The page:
Bury Grammar School was founded during the reign of Queen Elizabeth I. The exact date of foundation is not known but research indicates that it occurred in around 1570. The earliest known benefactor of the school was the Reverend Henry Bury who left money to the ‘ffree school’ of Bury in his will in 1634. The master at around this time was Henry Dunster, a Cambridge graduate, who later became the first President of Harvard University in America. The school went through a difficult period in the early eighteenth century but was rescued by the actions of an old boy, the Reverend Roger Kay, who re-founded the school on 6th May 1726, the Feast of St. John before the Latin Gate. This was the Founder’s Day of Roger Kay’s Cambridge College, St John’s. Bury Grammar School now celebrates its own Founder’s Day each year on the Friday nearest to 6th May, when a procession headed by the Combined Cadet Force makes its way from school to Bury Parish Church, where a special service is held.
Bury Grammar School was originally housed in buildings in The Wylde behind Bury Parish Church. The old school still exists today as The Blackburn Hall. The Headmaster from 1823-1857, Reverend Henry Crewe Boutflower, is thought to have designed both the school crest, the swan with the key in its mouth, and the school motto ’Sanctas Clavis Fores Aperit (The Key Opens the Sacred Doors). The symbol of the key is believed to be a play on the surname of Roger Kay. The school magazine is called ‘The Clavian’ and former pupils are known as ‘Old Clavians’. The most eminent Old Clavian of the Nineteenth Century was John Holker, who went on to become Sir John Holker QC, Conservative M.P. for Preston, Attorney General and Lord Justice of Appeal.
In 1879, Reverend William Henry Howlett became Headmaster. He would remain in the post for exactly 40 years and oversee a transformation of the school. In 1892 he founded the school Cadet Corps which is still going strong today as the Combined Cadet Force (CCF). It has always been closely connected with local regiment the Lancashire Fusiliers, now the Royal Regiment of Fusiliers. A keen footballer in his youth, Mr. Howlett was keen to emphasise the importance of sport and physical exercise as well as academic achievement. In 1905 he introduced the House system in an attempt to encourage boys not to be selfish but to work together for a common end, and to encourage sporting and other competitions in the school. Originally there were three houses: Kay was named after the Reverend Roger Kay. Hulme was named after William Hulme, a wealthy Manchester lawyer and landowner who died in 1691. In his will he set up a charitable trust which, over the centuries has given money to many worthy causes , including local schools such as Bury. Derby was named in honour of the Earl of Derby, who donated the land on which the school stands. A fourth House was named honour of Mr. Howlett after his retirement in 1919.
By the end of the 19th Century the Governors of Bury Grammar school were in negotiations to amalgamate with Bury High School For Girls. With the assistance of the Hulme Trust a new building to house both schools was built on Bridge Road, to accommodate 250 boys and 150 girls. The boys and girls moved into the new building in 1906 and the Roger Kay Hall, symbolically linking the two schools, was opened in March 1907. Mr. Howlett retired in 1919, dying only two years later. At his farewell Founders’ Day speech he paid tribute to the 97 former pupils who had died in the Great War, all of whom had been at the school while he was Headmaster. A further 47 old boys are known to have died in the Second World War.
The two schools grew during the inter-war period and extensions were made to the school buildings and new playing fields were purchased at nearby Buckley Wells following a grand fund-raising bazaar in 1924. Demand for places grew even more at the end of the Second World War when the school became a Direct Grant School under the 1944 Butler Education Act. The 1950s saw the establishment of a Parents’ Association and the beginning of the annual exchange with the Stadt Neusprache Gymnasium in Cologne, the old school of teacher Dr. Arnold Meier. This is believed to be the longest running exchange between a German and British school in the country. Eventually the momentous decision was made to construct an entirely new school on the opposite side of Bridge Road fronting Tenterden Street which would be occupied by the boys, with the girls remaining in the 1906 building. Following a fund raising appeal the new Boys’ School building was opened on 27th September 1966. John Hansford, Headmaster from 1960-69, oversaw the transition to the new school building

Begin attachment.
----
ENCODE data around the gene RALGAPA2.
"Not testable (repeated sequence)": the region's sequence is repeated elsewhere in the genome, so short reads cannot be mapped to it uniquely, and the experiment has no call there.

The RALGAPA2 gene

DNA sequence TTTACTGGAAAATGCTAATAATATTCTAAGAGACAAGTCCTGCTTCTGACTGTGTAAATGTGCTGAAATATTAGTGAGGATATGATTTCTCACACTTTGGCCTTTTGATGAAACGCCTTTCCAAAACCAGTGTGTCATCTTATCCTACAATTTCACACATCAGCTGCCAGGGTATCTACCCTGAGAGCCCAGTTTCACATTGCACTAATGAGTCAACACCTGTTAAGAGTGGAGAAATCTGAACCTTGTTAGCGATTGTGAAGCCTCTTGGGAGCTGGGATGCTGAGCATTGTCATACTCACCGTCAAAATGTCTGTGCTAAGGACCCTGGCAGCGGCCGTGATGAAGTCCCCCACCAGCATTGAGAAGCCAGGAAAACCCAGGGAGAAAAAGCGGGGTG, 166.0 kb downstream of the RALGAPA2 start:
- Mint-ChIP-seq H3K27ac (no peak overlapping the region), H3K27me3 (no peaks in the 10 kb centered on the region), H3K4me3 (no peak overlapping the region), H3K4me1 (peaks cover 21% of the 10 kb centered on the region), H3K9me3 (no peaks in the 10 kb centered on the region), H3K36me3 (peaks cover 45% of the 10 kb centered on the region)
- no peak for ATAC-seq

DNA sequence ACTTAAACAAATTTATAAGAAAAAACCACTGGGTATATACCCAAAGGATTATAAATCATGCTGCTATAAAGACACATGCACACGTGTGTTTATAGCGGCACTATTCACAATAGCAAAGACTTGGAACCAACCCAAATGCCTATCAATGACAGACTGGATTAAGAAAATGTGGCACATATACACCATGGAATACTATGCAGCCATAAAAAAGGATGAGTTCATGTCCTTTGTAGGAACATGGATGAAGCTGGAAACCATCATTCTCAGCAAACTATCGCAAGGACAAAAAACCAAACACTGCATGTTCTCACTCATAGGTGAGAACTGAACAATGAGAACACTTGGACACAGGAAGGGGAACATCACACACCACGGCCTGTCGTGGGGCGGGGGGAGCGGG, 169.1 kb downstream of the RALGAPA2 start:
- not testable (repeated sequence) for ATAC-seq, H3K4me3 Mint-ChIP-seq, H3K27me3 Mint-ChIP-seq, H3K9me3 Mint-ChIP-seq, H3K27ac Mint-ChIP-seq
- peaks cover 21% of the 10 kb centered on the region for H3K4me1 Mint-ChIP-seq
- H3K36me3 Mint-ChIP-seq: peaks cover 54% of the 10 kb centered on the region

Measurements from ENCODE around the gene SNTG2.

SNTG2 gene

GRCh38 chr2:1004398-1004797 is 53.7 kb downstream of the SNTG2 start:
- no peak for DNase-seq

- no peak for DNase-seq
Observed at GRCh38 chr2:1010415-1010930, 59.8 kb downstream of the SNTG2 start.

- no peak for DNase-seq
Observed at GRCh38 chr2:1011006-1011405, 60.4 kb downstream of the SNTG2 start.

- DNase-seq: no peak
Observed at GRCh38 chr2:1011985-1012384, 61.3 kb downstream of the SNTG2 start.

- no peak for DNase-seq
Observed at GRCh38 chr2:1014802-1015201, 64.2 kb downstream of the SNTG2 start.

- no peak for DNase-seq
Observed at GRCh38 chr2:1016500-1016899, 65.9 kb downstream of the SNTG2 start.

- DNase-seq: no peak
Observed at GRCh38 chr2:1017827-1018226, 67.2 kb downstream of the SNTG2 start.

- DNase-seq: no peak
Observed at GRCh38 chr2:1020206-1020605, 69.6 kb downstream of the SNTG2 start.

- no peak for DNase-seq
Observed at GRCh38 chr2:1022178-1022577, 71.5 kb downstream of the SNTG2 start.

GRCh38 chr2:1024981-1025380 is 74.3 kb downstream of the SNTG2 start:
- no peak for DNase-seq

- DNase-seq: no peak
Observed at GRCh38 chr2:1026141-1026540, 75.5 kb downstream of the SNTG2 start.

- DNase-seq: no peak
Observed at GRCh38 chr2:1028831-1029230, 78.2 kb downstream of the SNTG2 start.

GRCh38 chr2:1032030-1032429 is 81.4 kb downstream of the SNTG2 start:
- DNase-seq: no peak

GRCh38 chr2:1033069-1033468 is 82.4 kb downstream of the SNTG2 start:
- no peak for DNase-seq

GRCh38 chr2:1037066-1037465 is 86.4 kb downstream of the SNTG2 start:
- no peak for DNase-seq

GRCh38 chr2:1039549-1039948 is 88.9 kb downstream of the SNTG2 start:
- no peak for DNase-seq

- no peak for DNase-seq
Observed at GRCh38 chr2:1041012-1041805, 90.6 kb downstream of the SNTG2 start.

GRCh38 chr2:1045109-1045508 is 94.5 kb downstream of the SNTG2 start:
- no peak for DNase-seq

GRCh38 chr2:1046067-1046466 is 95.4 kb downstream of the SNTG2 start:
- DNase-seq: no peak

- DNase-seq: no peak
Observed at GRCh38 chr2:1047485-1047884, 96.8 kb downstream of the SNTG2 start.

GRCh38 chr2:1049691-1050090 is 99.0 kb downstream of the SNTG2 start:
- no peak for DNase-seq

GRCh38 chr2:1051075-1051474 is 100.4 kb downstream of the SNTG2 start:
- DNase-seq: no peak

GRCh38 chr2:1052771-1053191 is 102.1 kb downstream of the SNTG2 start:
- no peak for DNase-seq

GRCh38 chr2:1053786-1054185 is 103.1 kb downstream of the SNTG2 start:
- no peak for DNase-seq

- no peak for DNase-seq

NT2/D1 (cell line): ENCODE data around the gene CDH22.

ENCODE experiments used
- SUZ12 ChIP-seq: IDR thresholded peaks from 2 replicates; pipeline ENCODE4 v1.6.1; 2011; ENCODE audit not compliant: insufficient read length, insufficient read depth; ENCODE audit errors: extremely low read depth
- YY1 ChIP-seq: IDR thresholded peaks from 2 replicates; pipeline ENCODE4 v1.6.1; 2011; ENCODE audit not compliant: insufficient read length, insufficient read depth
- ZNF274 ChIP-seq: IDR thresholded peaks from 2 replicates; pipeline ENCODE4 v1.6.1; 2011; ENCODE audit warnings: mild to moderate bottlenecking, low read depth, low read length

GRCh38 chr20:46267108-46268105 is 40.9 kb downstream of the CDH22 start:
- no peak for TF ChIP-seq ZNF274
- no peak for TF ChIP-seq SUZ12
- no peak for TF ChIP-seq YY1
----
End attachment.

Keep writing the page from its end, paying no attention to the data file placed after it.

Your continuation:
In 1976 the school celebrated the 250th anniversary of its re-founding by the Reverend Roger Kay and this was marked by a visit from the Duke of Edinburgh on 19th November. The Headmasterships of John Robson (1969-1990) and Keith Richards (1990-2006) saw the school continuing to thrive, despite momentous changes to the education system such as the ending of Direct Grant status in 1975 and the phasing out of the Assisted Places scheme after 1997. In 1994 the Boys’ Junior School moved to its own building in the converted former Magistrates’ Court on the opposite side of Tenterden Street. In the Twenty-First Century the school has continued to develop and upgrade its facilities with major initiatives such as the Learning Resource Centre, a new Art Block and a joint Sixth Form Centre with the Girls’ School, opened in 2014. In 2013 the Headmaster Reverend Steven Harvey retired after seven years in the post and was succeeded by Mr. Richard Marshall.
The nearest main line stations are Manchester Piccadilly and Manchester Victoria, both of which have a direct link to Bury via the Metrolink to Bury Interchange, which in turn is only a five minute walk to the Bury Grammar Schools.
Leave the M60 at Junction 18 and join the M66 (signposted Bury and Burnley). Leave the M66 at Junction 2 and take the second exit at the roundabout to join the A58 Rochdale Road. Following signs for the A58 Bolton, bear left into Angouleme Way, which bypasses the town centre. Bear right at the Town Hall into Jubilee Way (A58). You will see the Grammar Schools on your left. Take the next turning left into Tenterden Street.
Continue down Tenterden Street past Bridge Road and the entrance will be seen after 100 metres on the left.
Take the first turning left into Bridge Road and the entrance will be seen after 100 metres on the left. There is no parking on site for visitors; please use local car parks.